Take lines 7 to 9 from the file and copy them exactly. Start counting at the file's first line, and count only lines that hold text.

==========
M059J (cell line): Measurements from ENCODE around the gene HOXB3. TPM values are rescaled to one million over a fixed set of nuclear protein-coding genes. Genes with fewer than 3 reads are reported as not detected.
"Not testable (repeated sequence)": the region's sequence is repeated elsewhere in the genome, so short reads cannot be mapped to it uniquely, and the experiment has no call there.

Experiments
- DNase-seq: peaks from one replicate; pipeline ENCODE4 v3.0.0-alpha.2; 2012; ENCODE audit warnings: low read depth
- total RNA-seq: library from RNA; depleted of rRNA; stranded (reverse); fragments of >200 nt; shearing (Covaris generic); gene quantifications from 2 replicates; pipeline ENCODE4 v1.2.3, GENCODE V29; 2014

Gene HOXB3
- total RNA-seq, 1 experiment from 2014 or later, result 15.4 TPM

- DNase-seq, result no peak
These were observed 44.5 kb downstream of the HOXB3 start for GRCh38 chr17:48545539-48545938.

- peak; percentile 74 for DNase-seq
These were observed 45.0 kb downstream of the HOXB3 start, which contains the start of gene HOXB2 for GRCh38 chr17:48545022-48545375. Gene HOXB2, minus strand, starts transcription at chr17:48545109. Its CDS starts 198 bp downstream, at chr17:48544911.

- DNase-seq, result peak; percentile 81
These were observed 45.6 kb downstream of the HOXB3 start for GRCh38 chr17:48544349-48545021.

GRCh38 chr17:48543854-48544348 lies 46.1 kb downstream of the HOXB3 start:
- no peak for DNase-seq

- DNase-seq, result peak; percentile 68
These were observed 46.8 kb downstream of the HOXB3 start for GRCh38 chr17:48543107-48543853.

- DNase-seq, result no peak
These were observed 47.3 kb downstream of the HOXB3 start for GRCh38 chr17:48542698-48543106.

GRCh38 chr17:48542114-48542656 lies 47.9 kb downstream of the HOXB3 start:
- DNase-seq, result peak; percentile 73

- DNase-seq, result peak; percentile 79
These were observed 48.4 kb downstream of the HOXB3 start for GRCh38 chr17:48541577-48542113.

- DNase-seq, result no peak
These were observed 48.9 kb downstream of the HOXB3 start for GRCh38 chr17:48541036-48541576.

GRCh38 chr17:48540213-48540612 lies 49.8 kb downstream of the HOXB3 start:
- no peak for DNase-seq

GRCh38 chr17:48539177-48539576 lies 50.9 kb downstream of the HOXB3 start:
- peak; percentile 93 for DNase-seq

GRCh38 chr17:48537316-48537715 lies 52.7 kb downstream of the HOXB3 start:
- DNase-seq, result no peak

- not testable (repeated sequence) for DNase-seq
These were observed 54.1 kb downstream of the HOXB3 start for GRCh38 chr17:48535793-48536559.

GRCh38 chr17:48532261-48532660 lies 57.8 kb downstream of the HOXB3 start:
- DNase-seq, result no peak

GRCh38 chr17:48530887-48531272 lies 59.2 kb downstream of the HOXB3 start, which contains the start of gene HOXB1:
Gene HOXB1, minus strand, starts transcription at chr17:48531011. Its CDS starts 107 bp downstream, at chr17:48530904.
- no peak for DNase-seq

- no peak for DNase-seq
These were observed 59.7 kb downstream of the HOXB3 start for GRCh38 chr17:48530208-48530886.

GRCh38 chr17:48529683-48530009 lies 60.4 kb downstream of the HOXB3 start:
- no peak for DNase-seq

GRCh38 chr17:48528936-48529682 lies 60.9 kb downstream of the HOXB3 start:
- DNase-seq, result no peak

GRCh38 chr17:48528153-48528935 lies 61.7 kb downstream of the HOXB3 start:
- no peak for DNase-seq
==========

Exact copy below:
- total RNA-seq, 1 experiment from 2014 or later, result 15.4 TPM

- DNase-seq, result no peak
These were observed 44.5 kb downstream of the HOXB3 start for GRCh38 chr17:48545539-48545938.